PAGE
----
What does it mean exactly “publishing the artifacts”? It means that the files files will be uploaded to the server. Obviously the more and bigger files you have the longer it will take to upload them to a server (and later on downloading them when you need to deploy the application).

I decided to zip the deployment package instead to improve the performance. I added another task as follows:


And this is the deployment package, zipped:


Zipping and uploading the deployment package took around 8 seconds:


You might think that’s not a big improvement but times will change depending on the size of the deployment packages. In this case the generated folder has 26MB but I’ve heard of deployment packages that have almost 200MB in size!

Also, have in consideration that when you do a deployment you’ll need to download the artifacts from the server. In the first case the deployment package (uncompressed) took on average 10 seconds to download:


As opposed to less than 3 seconds in the second case (zipped deployment package):


That’s it! In this example I have shown you a Service Fabric build but I’d recommend this approach if you upload multiple files as artifacts. Even though there are extra tasks in the build (zip the package) and release (unzip the package) there was an improvement in the performance of both the build and release.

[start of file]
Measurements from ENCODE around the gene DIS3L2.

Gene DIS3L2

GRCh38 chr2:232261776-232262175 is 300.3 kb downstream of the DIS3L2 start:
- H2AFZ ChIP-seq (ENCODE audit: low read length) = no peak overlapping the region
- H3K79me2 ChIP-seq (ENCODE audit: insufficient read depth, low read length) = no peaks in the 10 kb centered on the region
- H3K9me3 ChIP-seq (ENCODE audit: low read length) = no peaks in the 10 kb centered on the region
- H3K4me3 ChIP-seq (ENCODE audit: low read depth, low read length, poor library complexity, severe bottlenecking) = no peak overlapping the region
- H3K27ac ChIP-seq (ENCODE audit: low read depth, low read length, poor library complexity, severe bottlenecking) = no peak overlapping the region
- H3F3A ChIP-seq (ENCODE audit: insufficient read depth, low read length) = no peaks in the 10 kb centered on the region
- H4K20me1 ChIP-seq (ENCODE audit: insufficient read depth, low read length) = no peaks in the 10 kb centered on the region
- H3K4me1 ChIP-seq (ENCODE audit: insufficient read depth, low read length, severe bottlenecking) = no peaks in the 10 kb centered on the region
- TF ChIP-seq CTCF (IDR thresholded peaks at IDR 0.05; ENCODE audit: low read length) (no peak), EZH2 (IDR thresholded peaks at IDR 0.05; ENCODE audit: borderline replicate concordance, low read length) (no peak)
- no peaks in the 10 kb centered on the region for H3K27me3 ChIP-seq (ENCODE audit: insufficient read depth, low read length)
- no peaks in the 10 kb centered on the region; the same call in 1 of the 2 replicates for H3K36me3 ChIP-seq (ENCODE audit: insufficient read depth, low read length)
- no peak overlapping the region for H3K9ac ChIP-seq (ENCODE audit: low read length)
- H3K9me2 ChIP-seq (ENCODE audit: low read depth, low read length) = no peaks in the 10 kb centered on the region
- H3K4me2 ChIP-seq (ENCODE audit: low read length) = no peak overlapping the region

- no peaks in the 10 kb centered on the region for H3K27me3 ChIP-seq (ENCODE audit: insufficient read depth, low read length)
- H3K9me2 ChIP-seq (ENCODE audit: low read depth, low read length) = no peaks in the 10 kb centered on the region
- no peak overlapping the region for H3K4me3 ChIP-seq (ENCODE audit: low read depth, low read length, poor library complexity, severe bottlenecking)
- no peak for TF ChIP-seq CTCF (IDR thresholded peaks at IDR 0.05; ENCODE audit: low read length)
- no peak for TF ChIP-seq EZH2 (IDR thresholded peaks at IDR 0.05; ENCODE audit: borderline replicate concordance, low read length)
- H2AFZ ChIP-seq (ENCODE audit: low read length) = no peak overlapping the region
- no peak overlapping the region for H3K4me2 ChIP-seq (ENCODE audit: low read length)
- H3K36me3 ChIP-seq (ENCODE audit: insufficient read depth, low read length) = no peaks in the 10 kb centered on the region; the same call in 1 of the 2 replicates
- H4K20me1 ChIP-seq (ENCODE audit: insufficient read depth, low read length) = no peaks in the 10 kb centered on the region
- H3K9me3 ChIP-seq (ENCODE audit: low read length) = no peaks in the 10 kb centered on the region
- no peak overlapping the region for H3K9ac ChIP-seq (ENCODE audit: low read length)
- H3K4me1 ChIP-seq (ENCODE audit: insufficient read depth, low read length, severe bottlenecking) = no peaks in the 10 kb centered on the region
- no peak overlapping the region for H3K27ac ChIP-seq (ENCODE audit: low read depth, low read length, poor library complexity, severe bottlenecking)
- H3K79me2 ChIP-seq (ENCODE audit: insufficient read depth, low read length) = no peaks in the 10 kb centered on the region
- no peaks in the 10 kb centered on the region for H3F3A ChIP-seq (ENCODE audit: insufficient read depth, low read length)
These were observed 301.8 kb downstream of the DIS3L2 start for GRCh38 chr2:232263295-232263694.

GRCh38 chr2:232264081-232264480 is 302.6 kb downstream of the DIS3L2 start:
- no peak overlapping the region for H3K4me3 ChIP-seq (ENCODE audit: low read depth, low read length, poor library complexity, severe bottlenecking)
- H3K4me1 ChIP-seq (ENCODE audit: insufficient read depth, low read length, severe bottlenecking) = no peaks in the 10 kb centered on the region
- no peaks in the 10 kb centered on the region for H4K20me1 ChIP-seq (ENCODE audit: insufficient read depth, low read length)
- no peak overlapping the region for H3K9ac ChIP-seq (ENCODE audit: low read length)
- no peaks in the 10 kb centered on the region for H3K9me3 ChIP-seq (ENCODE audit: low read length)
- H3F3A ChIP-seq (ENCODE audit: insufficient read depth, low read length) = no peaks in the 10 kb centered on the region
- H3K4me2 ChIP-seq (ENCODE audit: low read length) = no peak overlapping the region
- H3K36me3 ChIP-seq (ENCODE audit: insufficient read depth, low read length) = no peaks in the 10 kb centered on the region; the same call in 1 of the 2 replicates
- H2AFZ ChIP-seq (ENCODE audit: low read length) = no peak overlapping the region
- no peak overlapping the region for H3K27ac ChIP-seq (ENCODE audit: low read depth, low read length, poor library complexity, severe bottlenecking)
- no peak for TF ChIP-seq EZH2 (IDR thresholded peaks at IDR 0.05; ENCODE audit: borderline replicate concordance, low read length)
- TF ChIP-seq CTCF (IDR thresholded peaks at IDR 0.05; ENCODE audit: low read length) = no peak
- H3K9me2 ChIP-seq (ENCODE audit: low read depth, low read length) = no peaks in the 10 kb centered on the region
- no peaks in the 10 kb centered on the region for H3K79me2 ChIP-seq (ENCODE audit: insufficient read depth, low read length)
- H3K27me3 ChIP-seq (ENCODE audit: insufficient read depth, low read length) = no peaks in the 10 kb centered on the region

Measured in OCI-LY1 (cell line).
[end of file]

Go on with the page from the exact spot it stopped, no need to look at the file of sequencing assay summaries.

My suggestion is to create 2 versions of the same build and also the release and compare the results between each version. Give it a try, you might be surprised with the result!

Happy coding 🙂

Use environment variables to speed up your .NET Core build on VSTS

I’m using Visual Studio Team Services (hosted agent) to automate the builds and deployments of .NET Core solutions.

You probably noticed that .NET Core builds take much more time compared to the traditional .NET builds. For example, when you run the command dotnet restore you might have noticed something like this being logged:

2016-09-15T11:15:39.1510337Z A command is running to initially populate your local package cache, to improve restore speed and enable offline access. This command will take up to a minute to complete and will only happen once.
2016-09-15T11:15:44.7529135Z Decompressing 0%... Decompressing 1% ... (text removed for brevity) Decompressing 100% 5523 ms
2016-09-15T11:16:05.7899968Z Expanding 0%.... Expanding 1%... (text removed for brevity) Expanding 100% 20548 ms
2016-09-15T11:16:29.7176084Z log  : Restoring packages for C:\a\1\s\Development\Source\MyProject\UI\project.json...

As you can see, caching of the packages took almost 1 minute! As suggested in Stop wasting time during .NET Core builds, adding the following environment variables to your build definition can reduce the build time:

.NET Core environment variables

So basically DOTNET_SKIP_FIRST_TIME_EXPERIENCE will prevent the caching of the packages on the build machine, and NUGET_XMLDOC_MODE will prevent the download of the XML documentation for the packages. Unfortunately I couldn’t find much documentation about these variables, but check the blog post above for more details.